Web Summit Stage

HuJo at the Dublin Web Summit

Dublin felt like the centre of the tech world this week as the razzmatazz of the Web Summit descended on the city. Over the course of the two days NASDAQ bell was rung, the Taoiseach (Irish Prime Minister) was driven on stage in an electric supercar by Elon Musk and the world’s most famous skateboarder, Tony Hawk, made an appearance in the RDS (Royal Dublin Society) at what is now the biggest tech conference in Europe and has to rank up there with the likes of SXSW in the US in terms of scale and HuJo was there to soak up all the excitement.

The atmosphere was electric from the moment we entered the main hall of the RDS on day one and the same buzz was maintained for the full conference by the constant din of more than 950 entrepreneurs trying to pitch their start up to media, venture capitalists and anyone who would listen. The space was expanded from Web Summit 2012 but with the attendance tripling to 10,000 this year’s conference felt a lot busier and more hectic.

Elon Musk and Enda Kenny with the Tesla car they arrived in. Photo by Conor McCabe Photography

Elon Musk and Enda Kenny with the Tesla car they arrived in. Photo by Conor McCabe Photography

Big Name Speakers

More than 300 speakers appeared in keynote addresses, panel debates and ‘fireside’ chats across five stages, including the impressive main stage in a huge auditorium that was back lit with what looked like an array of Rubik’s cubes gradually changing colours as the conference unfolded. Speakers included CEOs of now multinational companies like Phil Libin of Evernote, Jay Bregmann of Hailo and Aaron Levie of Box, to big name investors like Kevin Rose of Google Ventures and others from Atomico, Andreeson Horowitz as well as anomalies like 13-year-old Jordan Casey, who is already a serial app developer and entrepreneur. There was also a large digital media presence with speakers from Vine Media, The Huffington Post, TheNextWeb, RTE, The Guardian, and The Wall Street Journal among others. HuJo spoke to a number of them and will be publishing interviews over the coming weeks.

Start-up competitions

On top of the main stages the exhibition floor was littered with smaller stages where entrepreneurs were constantly making short pitches to panels of experts as part of a two day competition.  London start up Import.io, which attempts to structure the web more coherently to make data open to everyone won the PITCH later stage company award, New York based Placemeter, which automatically extracts data from live video streams too the early stage award, whilst ViddyAd, which allows companies to make professional videos at low cost online using stock content won the ‘Spark of Genius Award’ given to the best Irish start-up.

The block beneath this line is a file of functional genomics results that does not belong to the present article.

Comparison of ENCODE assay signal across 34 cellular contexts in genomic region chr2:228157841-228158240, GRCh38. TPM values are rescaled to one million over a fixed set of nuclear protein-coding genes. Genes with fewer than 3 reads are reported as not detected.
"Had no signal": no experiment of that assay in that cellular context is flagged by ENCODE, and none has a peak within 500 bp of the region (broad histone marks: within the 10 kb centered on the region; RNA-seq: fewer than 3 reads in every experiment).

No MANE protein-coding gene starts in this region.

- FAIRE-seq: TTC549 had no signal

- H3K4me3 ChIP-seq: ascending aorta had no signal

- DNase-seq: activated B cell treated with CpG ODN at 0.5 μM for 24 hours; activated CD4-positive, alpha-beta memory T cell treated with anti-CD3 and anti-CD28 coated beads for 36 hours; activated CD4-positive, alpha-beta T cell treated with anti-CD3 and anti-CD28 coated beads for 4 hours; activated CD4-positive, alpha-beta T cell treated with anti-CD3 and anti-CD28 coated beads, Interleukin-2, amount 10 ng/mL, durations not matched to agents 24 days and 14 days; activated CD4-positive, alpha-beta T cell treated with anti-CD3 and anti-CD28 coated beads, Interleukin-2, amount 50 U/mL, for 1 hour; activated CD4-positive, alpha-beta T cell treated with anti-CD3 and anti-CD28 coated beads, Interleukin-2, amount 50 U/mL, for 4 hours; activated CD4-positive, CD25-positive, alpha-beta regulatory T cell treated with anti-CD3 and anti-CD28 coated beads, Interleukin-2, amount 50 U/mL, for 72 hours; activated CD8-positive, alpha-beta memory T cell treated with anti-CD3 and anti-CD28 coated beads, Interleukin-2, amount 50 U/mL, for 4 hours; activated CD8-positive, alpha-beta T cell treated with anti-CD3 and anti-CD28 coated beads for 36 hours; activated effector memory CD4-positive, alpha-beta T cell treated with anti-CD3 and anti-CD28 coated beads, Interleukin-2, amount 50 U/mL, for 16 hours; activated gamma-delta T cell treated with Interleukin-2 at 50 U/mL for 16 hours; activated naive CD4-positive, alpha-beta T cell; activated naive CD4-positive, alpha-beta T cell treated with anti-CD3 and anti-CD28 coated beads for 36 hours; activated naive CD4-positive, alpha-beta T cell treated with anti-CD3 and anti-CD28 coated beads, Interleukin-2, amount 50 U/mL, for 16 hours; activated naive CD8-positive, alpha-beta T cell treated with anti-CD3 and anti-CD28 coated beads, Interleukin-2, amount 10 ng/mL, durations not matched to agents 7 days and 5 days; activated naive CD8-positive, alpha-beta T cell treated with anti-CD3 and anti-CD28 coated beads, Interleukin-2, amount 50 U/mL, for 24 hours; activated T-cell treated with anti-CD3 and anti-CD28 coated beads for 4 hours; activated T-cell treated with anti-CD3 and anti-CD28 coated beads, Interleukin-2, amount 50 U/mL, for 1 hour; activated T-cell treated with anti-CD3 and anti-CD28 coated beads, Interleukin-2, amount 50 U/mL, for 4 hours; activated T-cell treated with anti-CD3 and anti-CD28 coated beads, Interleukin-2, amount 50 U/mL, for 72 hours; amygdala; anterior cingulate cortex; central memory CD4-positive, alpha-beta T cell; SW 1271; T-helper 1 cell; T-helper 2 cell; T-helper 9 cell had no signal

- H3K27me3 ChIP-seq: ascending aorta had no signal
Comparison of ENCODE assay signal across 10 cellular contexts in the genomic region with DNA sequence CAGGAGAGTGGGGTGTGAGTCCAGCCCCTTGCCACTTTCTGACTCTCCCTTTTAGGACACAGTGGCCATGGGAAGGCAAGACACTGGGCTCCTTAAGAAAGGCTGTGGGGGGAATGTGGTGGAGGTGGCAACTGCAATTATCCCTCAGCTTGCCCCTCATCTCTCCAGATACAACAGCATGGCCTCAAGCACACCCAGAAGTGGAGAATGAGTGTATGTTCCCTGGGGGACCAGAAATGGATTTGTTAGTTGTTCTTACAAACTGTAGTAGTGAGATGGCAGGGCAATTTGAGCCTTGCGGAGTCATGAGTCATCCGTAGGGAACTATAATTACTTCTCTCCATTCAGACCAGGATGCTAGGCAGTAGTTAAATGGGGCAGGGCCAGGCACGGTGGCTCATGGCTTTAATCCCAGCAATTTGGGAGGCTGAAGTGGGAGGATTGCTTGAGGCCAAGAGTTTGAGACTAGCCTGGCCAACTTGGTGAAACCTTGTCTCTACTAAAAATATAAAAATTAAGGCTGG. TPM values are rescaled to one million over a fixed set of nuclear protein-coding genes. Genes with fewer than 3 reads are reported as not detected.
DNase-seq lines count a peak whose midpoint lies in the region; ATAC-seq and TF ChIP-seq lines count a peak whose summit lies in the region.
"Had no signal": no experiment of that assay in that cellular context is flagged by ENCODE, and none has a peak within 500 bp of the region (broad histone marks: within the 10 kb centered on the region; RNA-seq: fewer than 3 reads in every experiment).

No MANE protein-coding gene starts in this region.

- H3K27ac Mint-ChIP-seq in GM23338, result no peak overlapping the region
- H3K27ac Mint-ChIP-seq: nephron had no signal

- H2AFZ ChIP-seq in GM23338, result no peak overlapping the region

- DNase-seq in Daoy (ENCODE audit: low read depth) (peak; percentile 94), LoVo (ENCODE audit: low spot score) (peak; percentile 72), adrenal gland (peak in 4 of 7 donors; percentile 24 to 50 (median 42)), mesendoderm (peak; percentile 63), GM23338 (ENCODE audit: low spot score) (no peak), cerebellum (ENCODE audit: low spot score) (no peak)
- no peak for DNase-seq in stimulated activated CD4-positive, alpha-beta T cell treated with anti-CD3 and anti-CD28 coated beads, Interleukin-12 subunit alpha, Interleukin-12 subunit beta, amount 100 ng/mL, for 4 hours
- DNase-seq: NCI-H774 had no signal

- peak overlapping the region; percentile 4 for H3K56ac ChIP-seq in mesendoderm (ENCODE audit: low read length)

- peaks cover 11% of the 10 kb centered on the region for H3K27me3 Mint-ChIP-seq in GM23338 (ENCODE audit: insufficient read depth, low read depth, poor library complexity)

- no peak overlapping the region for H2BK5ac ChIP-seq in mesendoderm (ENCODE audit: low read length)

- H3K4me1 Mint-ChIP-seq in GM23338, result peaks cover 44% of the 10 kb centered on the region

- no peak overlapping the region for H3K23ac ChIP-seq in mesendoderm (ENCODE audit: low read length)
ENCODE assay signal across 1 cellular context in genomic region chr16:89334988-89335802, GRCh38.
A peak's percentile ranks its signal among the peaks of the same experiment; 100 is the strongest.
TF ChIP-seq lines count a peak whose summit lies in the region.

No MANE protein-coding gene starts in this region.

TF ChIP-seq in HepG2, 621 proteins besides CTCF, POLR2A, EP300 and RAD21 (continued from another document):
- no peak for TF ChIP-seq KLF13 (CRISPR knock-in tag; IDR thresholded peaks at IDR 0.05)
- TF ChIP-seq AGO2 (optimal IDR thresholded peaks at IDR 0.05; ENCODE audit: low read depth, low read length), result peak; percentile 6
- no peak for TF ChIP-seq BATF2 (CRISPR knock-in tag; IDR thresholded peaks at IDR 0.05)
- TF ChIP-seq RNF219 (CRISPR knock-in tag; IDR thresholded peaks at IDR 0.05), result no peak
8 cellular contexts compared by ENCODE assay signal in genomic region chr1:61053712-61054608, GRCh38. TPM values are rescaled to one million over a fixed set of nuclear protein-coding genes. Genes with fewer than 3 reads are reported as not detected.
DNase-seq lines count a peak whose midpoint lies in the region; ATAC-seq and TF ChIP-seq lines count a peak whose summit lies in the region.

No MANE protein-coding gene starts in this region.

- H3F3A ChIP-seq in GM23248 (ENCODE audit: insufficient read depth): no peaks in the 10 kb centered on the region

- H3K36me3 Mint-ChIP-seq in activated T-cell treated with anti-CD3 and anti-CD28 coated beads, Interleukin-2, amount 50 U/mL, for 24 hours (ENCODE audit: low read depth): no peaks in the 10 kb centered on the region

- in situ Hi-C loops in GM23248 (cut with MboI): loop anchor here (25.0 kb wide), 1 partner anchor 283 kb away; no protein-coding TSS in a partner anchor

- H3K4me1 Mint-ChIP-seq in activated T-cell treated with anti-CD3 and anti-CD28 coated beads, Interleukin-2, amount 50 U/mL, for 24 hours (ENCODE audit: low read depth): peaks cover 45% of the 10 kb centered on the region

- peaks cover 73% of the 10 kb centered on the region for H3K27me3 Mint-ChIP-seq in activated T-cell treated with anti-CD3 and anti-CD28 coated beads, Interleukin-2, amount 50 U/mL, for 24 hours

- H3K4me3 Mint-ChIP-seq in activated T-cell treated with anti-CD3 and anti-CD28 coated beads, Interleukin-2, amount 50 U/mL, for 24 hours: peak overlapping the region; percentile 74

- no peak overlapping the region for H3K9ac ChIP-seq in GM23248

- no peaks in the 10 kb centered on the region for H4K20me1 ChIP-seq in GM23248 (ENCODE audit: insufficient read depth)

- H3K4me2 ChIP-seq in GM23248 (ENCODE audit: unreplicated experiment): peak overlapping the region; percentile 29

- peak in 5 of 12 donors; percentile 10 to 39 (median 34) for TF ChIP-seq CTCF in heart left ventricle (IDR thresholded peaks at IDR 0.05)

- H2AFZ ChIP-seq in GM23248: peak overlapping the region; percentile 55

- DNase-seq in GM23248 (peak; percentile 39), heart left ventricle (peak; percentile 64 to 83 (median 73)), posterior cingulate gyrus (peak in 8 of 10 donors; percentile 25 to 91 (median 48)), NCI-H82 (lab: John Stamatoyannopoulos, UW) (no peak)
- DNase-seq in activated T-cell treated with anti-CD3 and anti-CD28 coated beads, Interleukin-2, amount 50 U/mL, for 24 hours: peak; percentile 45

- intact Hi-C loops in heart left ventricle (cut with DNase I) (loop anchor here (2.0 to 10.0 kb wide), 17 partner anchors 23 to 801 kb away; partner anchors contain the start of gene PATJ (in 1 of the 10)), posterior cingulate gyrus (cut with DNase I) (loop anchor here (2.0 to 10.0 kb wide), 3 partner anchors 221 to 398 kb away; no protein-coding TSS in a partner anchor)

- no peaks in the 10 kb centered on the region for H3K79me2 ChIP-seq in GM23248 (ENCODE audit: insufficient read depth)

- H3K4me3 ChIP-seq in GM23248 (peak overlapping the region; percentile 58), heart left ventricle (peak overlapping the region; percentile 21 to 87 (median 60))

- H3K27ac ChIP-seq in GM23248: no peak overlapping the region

The conference had a real start-up feel to it, the entrepreneurs pitched in front of chipboard panels rather than gleaming screens and were playing every trick in the book to try and grab your attention. There was free smoothies, free coffee, exhibitors dressed as superheroes, women in lederhosen and there was even a gang of leprechauns constantly roaming the RDS. It wasn’t all about technology either, at lunchtime, in between rain showers, the 10,000 strong crowd migrated to nearby Herbert Park for the Food Summit where a huge tent housed food from some of Irelands best known restaurants and there was even a Movember (a charity that encourages men to grow moustaches for the month of November in aid of cancer) stand where you could get a free hot towel shave on the eve of a shaveless month.

Wi-Fi issues

The only complaint we heard from attendees was the poor quality of the Wi-Fi signal which left many exhibitors without a product to display. Organisers blamed the number of ‘tethered’ devices for the backlog and each start-up stand was given a hard line for the second day which seemed to alleviate the problem somewhat. But this didn’t dampen spirits as nearly every attendee we spoke to had made some sort of deal or at least made some new contacts over the two days and the selling went on right to the end up to the point where the Taoiseach, Enda Kenny pitched Ireland to Elon Musk live on stage as a potential European HQ for his Tesla electric car company. I attended the Web Summit last year and thought ‘it can’t get much bigger than this’ but after nearly tripling in size the question for its impressive organiser Paddy Cosgrave is where does the Web Summit go from here?


Main image courtesy of Dan Taylor/Heisenberg Media

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